Former school resource officer Matt Emery is running for Greenwood County sheriff.

Joining a growing field of people who have announced their intentions to run prior to the March 16 opening of filing, Emery said he resigned from the Greenwood County Sheriff’s Office on Thursday in order to run.

“The biggest thing leading me to run is all this violence and the shootings we’ve had,” he said. “We need to have better relationships with the other agencies in Greenwood.”

He said the key to stopping violence is cooperation among agencies, and that he can bring everyone to the table to spark a unified effort against violence.

Emery, along with his wife Melissa, became household names throughout much of Greenwood when they campaigned to change state law following the death of their infant son, Dylan. Dylan had Krabbe disease, a genetic disorder that compromises the protective coating of nerve cells.

Matt and Melissa campaigned tirelessly following Dylan’s passing to get legislators to pass a bill adding Krabbe disease, Pompe disease and Hurler syndrome to the list of diseases newborns are screened for in South Carolina. On May 16, Gov. Henry McMaster officially signed “Dylan’s Law,” putting it into effect.

Emery, whose GCSO career began in 2005, will be running against incumbent Sheriff Dennis Kelly and three other former sheriff’s office figures. John Long and Chad Cox, both former lieutenants, confirmed they were running for office, and former sheriff Tony Davis said Dec. 3 he was considering a bid for his old job.

Meanwhile, across the lake in Laurens County, several names have cropped up on the state Ethics Commission’s website for possible contenders to Sheriff Don Reynolds’ reelection bid.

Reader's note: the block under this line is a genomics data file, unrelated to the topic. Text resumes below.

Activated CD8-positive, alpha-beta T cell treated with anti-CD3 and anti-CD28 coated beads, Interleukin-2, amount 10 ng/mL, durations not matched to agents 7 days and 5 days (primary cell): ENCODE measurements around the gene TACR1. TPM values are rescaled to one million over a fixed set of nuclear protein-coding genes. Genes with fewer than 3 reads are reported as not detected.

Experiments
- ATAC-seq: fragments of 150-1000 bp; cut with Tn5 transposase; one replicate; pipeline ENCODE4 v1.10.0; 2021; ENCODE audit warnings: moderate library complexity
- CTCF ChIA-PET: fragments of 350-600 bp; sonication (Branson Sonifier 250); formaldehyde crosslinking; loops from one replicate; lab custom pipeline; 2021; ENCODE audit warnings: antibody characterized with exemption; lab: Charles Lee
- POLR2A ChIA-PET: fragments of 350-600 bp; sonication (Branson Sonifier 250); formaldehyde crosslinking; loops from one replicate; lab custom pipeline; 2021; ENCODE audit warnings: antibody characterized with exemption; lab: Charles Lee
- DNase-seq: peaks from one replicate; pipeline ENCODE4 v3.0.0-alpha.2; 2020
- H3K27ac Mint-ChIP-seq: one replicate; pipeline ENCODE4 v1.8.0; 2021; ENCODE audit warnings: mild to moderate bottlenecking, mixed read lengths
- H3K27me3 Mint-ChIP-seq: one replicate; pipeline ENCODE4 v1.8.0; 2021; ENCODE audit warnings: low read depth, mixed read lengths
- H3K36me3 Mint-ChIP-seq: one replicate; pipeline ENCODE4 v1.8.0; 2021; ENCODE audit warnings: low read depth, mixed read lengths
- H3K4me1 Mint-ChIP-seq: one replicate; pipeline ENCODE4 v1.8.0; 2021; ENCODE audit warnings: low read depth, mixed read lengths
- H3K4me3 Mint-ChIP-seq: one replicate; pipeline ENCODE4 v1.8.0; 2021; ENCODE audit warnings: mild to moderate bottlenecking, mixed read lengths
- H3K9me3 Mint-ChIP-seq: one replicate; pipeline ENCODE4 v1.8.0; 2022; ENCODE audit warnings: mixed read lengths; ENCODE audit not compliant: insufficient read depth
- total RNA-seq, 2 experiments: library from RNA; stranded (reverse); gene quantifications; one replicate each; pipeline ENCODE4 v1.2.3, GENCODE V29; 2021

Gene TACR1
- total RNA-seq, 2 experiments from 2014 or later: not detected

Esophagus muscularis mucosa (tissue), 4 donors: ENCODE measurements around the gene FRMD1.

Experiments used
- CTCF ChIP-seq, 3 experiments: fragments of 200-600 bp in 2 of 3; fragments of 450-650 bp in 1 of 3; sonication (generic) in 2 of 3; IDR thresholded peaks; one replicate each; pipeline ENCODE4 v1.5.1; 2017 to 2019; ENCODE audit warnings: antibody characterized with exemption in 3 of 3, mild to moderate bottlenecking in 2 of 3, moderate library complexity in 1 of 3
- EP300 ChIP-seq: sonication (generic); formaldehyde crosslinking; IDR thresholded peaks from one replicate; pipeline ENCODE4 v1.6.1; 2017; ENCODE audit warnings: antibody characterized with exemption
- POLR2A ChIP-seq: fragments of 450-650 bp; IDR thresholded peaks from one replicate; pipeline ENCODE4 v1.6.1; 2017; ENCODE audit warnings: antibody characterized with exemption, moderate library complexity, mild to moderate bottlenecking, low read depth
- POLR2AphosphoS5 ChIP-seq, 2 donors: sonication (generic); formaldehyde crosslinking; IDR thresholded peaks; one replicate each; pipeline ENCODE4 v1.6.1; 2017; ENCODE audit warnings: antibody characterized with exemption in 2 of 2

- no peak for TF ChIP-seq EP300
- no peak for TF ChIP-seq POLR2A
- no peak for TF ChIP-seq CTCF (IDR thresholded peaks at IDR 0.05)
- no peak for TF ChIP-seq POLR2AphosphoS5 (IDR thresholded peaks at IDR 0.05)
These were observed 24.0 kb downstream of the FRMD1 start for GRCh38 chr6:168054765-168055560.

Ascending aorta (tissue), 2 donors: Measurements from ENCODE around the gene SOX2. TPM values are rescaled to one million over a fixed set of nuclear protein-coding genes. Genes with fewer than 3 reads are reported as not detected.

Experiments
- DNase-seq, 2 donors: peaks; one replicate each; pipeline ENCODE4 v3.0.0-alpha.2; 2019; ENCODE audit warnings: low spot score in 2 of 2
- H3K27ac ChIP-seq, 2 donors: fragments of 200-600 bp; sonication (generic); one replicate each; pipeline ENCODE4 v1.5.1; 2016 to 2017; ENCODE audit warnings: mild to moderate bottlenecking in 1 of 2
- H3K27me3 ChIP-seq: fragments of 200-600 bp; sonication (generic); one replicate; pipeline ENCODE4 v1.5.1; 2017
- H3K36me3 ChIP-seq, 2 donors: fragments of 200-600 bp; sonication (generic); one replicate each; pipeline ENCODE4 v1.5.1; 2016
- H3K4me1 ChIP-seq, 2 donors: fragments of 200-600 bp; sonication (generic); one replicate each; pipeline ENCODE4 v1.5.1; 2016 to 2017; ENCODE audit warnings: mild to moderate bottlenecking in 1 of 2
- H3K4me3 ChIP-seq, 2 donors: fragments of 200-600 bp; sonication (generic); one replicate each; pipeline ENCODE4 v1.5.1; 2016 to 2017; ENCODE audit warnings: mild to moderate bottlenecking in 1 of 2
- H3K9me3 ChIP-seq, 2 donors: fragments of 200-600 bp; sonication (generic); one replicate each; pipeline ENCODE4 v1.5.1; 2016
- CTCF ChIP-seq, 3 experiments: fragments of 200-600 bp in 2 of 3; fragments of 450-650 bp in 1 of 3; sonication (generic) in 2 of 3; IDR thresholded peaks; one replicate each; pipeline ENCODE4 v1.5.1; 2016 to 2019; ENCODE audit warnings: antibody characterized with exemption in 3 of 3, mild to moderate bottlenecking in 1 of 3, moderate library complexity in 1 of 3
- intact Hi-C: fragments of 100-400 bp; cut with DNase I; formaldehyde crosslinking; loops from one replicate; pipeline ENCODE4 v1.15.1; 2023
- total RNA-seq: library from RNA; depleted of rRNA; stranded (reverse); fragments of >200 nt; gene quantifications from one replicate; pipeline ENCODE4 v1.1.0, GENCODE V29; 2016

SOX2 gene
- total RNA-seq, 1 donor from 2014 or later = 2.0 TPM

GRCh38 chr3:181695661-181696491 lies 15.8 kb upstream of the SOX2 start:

Former four-term Laurens County sheriff Ricky Chastain’s name was among the people listed on the ethics commission’s website when searching for the county’s 2020 sheriff race. Chastain lost his bid for reelection to Reynolds, amid allegations Chastain had shared thousands of text messages — some sexually explicit — with a woman who was not his wife.

The phone number listed on Chastain’s earlier election filings no longer worked, and two messages left at a phone number listed for him online were not returned.

Next up on the ethics commission’s listings was Jarvis Reeder, former chief deputy at the Laurens County Sheriff’s Office. Reeder filed campaign disclosure documents on Jan. 29, and a call to the phone number listed there was not returned.

Reeder left an 18-year career at the Greenwood County Sheriff’s Office to take the chief deputy’s position under Reynolds in 2016. On July 20, 2018, Reynolds terminated Reeder, and since has not had a chief deputy position staffed. Reynolds said the termination was over a disagreement over Reeder’s job performance.

Besides Reynolds, who confirmed he is running for reelection, the last name that comes up on the ethics commission’s website is Luther T. Richardson’s. Although the website lists no campaign disclosures filed for Richardson, the former sheriff’s office captain that served in Chastain’s administration shows up when searching for records related to the 2020 sheriff race.

No phone number was listed for Richardson.

Contact staff writer Damian Dominguez at 864-634-7548 or follow on Twitter @IJDDOMINGUEZ.